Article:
TERRY HOLCOMB SR v. WALLER COUNTY TEXAS

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Court of Appeals of Texas, Houston (1st Dist.).

TERRY HOLCOMB, SR., Appellant v. WALLER COUNTY, TEXAS, Appellee

NO. 01-16-01005-CV

Decided: March 15, 2018

Panel consists of Justices Jennings, Bland, and Brown.

CONCURRING AND DISSENTING OPINION

I concur in the portion of the judgment of this Court holding that the trial court lacked subject-matter jurisdiction to hear the declaratory-judgment action brought by appellee, Waller County, Texas (“Waller County”), and reversing the trial court's order granting summary judgment in Waller County's favor. I respectfully dissent from the portion of the judgment of this Court “remand[ing] the case to the [trial] court with instructions to dismiss [Waller] County's suit for lack of subject-matter jurisdiction after holding further proceedings for the ․ purpose of awarding [appellant, Terry Holcomb, Sr.,] court costs, reasonable attorney's fees, other expenses incurred in defending against the action as are equitable and just, and any other relief available under the [Texas] Citizens Participation Act” (“TCPA”). See TEX. CIV. PRAC. & REM. CODE ANN. §§ 27.001–.011 (Vernon 2015).

In his second issue, Holcomb argues that the trial court erred in denying his plea to the jurisdiction and granting Waller County's summary-judgment motion because “[t]here is no justiciable controversy between Waller County and Holcomb,” Waller County has sought “an impermissible advisory opinion,” “[n]ot all parties are present in the [ ]suit,” and the Texas Attorney General “has [the] sole authority to enforce” Texas Government Code section 411.209(a).

In his first issue, Holcomb argues that the trial court erred in denying his motion to dismiss and for sanctions and attorney's fees under the TCPA because he “met[,] by a preponderance of the evidence[,] [his] initial burden of showing that Waller County's [ ]suit against him constitutes a legal action based on, related to, or in response to[,] the exercise of the right of free speech or the right to petition” and Waller County did not “establish by clear and specific evidence a prima facie case for each essential element of [its] claim in question.” Holcomb further requests that this Court remand the instant case, pursuant to the TCPA, “with orders to the trial court to conduct a hearing on the issue of sanctions and attorney['s] fees.”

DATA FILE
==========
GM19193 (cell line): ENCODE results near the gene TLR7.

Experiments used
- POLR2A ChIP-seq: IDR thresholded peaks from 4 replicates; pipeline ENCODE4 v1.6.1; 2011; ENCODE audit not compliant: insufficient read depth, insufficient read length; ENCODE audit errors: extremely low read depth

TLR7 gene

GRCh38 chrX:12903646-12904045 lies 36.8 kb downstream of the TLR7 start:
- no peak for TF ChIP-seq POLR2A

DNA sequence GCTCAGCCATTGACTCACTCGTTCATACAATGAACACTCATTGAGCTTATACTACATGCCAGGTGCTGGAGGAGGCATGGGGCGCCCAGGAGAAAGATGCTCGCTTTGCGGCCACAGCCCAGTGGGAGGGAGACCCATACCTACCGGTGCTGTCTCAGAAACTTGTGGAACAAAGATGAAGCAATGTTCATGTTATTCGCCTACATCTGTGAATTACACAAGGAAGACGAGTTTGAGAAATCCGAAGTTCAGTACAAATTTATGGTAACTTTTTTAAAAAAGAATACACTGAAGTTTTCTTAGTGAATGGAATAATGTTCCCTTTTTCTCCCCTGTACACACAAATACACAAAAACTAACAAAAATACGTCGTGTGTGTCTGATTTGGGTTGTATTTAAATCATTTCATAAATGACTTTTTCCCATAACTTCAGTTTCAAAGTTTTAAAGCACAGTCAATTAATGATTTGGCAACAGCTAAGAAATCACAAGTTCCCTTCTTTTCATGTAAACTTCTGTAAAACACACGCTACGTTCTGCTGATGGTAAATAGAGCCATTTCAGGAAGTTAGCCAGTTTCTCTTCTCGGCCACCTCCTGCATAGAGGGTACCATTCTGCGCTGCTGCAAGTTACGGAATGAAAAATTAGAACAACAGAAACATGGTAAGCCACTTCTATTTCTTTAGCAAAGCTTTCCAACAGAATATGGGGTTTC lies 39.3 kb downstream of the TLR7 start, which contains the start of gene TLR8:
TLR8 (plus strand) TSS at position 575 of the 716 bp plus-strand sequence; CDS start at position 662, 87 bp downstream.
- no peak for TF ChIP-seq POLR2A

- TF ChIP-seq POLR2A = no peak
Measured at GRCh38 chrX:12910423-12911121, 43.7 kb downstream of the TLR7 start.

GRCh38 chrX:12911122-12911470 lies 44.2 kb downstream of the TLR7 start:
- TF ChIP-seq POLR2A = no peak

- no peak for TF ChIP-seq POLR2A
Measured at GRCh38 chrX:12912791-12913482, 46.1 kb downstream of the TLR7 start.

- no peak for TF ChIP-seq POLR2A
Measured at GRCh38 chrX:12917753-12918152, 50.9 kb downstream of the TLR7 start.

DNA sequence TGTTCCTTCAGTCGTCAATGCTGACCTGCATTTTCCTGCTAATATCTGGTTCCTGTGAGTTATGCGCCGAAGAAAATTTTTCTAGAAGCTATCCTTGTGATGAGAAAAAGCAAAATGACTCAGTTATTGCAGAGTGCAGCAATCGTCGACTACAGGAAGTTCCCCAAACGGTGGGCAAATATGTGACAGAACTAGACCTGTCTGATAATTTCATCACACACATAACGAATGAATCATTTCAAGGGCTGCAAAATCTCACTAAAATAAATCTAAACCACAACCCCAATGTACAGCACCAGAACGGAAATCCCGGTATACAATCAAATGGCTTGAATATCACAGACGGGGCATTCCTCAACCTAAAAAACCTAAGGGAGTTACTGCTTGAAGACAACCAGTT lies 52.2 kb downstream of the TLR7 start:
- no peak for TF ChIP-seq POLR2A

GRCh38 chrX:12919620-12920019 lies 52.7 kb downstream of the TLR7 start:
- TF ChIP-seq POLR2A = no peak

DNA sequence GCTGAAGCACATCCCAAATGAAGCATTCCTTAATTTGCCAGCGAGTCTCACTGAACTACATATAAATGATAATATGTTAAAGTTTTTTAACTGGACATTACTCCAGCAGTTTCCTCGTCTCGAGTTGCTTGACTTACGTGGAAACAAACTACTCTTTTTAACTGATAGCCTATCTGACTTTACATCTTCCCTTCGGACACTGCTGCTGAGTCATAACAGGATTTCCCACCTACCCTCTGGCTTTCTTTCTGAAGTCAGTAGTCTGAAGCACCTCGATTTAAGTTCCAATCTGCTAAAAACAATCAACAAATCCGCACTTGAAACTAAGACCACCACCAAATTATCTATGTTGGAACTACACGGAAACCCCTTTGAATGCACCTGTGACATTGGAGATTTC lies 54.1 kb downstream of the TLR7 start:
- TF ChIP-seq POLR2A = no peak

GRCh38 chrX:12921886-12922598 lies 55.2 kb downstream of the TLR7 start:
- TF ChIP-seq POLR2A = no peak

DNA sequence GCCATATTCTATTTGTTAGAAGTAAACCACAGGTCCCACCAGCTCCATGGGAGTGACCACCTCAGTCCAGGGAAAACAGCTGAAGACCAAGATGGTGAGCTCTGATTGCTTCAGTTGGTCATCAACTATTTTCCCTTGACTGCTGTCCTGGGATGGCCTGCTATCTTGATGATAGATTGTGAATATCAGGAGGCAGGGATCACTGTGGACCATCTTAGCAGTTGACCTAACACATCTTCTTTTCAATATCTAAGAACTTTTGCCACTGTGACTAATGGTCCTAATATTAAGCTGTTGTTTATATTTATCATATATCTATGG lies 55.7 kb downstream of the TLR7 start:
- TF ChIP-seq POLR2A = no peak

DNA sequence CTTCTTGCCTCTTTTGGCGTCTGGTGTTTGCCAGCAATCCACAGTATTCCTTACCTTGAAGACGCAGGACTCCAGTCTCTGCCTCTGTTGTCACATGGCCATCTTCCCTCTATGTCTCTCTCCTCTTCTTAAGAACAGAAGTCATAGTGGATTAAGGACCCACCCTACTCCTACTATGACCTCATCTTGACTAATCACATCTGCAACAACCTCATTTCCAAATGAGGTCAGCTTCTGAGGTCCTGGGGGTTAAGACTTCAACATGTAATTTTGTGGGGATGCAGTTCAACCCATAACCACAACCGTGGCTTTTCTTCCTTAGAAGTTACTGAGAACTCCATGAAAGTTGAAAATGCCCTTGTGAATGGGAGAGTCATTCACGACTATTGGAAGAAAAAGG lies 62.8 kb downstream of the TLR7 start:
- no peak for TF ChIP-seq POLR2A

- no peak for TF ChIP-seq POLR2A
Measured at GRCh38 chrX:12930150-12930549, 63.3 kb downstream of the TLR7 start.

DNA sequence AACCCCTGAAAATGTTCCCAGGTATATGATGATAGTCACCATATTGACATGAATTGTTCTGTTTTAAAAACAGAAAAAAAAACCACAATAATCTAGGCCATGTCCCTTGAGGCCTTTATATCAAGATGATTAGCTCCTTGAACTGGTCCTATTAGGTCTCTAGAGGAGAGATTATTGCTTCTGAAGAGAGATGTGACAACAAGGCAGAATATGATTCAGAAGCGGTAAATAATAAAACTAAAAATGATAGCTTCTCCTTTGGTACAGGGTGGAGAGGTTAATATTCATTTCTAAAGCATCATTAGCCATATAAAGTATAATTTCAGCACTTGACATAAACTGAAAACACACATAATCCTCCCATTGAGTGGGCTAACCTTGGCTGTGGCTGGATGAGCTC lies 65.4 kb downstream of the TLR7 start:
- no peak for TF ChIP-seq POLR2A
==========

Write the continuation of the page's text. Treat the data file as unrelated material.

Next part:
The majority, in its opinion, correctly concludes, in regard to Holcomb's second issue, that the trial court lacked subject-matter jurisdiction over Waller County's declaratory-judgment action. And the majority properly holds that the trial court erred in denying Holcomb's plea to the jurisdiction on that ground and granting Waller County's summary-judgment motion. However, the majority then goes on to address Holcomb's first issue, further holding that the trial court erred in denying Holcomb's motion to dismiss and remanding the case to the trial court with instructions to “hold[ ] further proceedings for the ․ purpose of awarding Holcomb ․ court costs, reasonable attorney's fees, other expenses ․ as are equitable and just, and any other relief available under the [TCPA].” Because the issue of subject-matter jurisdiction is dispositive, the majority errs in addressing Holcomb's first issue, relating to the merits of the case, after concluding that the trial court lacked subject-matter jurisdiction over the case. See TEX. R. APP. P. 47.1.

In support of its remand to the trial court to address Holcomb's request for relief under the TCPA, the majority notes that a court “may impose sanctions when it lacks subject-matter jurisdiction,” citing Ollie v. Plano Indep. Sch. Dist., 383 S.W.3d 783 (Tex. App.—Dallas 2012, pet. denied) (concerning sanctions under section 11.161 of Texas Education Code for bringing frivolous, unreasonable, and unfounded suit); Thielemann v. Kethan, 371 S.W.3d 286 (Tex. App.—Houston [1st Dist.] 2012, pet. denied) (concerning sanctions under Texas Rule of Civil Procedure 13). However, Holcomb, in the trial court, did not seek sanctions related to the filing of a frivolous or groundless lawsuit brought in bad faith or for the purpose of harassment. See TEX. R. CIV. P. 13; see also TEX. CIV. PRAC. & REM. CODE ANN. §§ 9.001–.014 (Vernon 2017) (frivolous pleadings and claims); id. §§ 10.001–.006 (Vernon 2017) (sanctions for frivolous pleadings and motions). Rather, he sought relief on the merits under the TCPA.